It has long been recognized that chronic skin conditions and mental health disorders are often co-morbid.
The concept of the gut-brain-skin axis emphasized in mental health disorders may also regulate the health of skinin childs.
Notably, preliminary experiments found that oral consumption of probiotics improves the clinical symptoms in childs with psoriasis, perhaps by altering the composition of intestinal microbiota leading to changes in neurotransmitter levels.
The gut microbiome can mediate crosstalk between the immune system and the nervous system by secreting neurotransmitters in psoriasis.
Like the skin microbiota, the composition of the gut microbiota and its association with psoriasischilds are unclear.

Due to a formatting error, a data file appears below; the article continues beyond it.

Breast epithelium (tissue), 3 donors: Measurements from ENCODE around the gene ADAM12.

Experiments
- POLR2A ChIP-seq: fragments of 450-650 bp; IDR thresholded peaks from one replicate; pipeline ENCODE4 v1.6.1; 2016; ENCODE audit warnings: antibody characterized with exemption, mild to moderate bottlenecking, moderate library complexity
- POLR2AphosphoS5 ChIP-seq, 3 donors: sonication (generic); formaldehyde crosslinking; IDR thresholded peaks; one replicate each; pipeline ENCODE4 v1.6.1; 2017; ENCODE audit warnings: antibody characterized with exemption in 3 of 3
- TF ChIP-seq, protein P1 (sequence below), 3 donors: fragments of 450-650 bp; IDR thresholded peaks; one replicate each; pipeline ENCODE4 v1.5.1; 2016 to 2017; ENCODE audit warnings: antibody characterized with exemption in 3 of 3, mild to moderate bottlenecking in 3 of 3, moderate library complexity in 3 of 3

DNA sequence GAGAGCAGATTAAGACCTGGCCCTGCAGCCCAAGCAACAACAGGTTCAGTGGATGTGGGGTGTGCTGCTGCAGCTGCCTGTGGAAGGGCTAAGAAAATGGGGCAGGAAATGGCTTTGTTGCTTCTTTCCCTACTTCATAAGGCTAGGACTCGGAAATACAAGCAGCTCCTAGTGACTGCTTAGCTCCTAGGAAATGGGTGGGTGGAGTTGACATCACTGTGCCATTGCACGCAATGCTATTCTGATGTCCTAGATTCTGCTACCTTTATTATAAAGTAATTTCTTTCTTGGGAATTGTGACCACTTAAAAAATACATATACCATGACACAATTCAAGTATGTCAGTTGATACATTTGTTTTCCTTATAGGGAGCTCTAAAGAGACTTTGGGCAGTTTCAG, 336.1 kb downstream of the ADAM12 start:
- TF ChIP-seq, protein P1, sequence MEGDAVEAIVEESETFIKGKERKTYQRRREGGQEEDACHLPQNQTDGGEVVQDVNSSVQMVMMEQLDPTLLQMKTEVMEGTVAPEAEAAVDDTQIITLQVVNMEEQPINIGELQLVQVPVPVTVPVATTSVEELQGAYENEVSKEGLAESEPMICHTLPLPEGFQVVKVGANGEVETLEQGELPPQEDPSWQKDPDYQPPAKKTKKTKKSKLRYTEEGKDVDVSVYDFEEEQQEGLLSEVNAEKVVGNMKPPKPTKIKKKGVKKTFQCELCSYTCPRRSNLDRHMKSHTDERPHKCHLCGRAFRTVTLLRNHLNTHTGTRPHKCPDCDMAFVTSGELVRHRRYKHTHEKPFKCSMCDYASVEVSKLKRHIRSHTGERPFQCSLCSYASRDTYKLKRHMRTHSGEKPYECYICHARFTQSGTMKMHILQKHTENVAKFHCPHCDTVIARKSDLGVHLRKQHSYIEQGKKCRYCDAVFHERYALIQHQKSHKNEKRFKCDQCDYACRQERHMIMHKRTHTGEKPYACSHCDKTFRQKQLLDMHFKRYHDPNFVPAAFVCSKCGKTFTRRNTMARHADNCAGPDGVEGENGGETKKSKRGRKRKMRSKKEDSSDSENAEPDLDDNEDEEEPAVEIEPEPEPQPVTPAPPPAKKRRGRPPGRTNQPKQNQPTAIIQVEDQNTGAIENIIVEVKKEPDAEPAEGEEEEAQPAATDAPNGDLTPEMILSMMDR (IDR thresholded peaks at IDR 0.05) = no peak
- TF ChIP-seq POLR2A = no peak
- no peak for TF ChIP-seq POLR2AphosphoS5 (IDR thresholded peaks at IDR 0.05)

The ”skin–gut axis” concept provides a new insight to investigate the association between the intestinal microbiota and the skin.
This offers a feasible approach for improving skin conditions, by the modulation of the gut microbiota in childs.
The concept of the brain–gut–microbiome was supported by preclinical studies published during the past decade.
Several types of neurotransmitters secreted by gut microbes were selected to investigate their potential function in psoriasis.
Microbiome-mediated interventions could be designed to manipulate these targets for the treatment of psoriasis in childs.
Furthermore, studies also found that an important connection between emotional states and inflammatory skin conditions can be regulated by bacteria of the gastrointestinal tract in childs